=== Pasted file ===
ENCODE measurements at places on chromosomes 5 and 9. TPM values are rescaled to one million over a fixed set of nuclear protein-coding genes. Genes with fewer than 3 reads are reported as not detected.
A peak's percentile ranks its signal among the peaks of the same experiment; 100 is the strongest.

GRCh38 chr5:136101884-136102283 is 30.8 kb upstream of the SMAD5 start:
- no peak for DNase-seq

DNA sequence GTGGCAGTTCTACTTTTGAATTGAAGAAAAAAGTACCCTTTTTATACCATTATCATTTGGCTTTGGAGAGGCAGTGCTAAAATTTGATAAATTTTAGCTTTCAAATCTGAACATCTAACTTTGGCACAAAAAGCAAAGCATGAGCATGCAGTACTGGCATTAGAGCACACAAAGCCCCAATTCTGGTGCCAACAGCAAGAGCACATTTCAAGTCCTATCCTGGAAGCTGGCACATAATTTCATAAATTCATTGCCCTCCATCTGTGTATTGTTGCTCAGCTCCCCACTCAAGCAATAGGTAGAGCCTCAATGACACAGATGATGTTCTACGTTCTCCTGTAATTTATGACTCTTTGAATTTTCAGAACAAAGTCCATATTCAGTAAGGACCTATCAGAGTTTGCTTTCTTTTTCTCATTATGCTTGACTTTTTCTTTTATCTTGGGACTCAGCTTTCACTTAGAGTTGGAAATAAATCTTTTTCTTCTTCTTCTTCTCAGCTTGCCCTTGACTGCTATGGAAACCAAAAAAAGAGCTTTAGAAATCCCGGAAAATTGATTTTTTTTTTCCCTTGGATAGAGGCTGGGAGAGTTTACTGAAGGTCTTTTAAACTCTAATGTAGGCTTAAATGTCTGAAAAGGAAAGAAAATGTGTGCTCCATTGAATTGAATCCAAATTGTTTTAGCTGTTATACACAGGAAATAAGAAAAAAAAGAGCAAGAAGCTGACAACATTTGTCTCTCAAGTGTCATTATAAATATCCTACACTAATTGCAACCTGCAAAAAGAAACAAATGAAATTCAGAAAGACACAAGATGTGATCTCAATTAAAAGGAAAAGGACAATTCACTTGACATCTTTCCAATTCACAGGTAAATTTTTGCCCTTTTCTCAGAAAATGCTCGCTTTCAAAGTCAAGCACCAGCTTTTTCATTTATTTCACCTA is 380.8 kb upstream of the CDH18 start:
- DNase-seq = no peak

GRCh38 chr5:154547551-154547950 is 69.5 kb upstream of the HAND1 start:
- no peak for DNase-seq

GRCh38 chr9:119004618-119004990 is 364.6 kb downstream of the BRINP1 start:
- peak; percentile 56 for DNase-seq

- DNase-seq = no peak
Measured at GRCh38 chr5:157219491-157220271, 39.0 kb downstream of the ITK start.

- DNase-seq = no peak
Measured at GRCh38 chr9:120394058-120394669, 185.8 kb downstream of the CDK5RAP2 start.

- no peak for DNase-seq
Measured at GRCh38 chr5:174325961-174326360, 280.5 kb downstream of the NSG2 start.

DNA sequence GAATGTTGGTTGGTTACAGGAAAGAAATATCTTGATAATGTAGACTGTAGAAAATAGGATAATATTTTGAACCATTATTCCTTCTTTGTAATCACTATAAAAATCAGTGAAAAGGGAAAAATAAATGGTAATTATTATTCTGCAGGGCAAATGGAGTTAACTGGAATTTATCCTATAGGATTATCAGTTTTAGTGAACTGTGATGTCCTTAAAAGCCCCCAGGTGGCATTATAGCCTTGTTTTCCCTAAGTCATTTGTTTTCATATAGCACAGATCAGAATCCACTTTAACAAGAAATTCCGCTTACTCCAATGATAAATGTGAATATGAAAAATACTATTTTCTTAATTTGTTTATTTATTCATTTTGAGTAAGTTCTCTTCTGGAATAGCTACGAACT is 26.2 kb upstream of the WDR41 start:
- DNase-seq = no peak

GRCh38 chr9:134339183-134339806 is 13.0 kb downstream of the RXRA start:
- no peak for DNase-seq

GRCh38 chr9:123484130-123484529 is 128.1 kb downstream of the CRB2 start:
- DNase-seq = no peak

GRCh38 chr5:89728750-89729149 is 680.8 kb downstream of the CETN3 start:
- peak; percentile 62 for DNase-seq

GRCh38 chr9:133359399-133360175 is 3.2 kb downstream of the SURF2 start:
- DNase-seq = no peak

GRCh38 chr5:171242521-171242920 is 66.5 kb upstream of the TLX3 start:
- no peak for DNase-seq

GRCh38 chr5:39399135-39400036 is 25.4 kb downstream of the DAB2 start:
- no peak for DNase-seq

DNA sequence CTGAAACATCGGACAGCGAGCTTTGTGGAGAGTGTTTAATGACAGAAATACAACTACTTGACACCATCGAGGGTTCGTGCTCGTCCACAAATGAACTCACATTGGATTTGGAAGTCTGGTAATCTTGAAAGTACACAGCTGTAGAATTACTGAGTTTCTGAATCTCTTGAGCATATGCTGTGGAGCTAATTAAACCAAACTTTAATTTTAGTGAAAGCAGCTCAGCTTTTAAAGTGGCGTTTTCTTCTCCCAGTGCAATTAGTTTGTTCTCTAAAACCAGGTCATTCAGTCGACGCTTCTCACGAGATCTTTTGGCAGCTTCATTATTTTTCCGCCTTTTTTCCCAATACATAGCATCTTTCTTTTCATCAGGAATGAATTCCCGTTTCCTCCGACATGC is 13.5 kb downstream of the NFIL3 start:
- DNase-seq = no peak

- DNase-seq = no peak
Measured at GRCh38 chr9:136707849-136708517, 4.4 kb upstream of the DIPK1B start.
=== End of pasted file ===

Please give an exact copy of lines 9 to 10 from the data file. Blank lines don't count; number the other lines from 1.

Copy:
GRCh38 chr9:119004618-119004990 is 364.6 kb downstream of the BRINP1 start:
- peak; percentile 56 for DNase-seq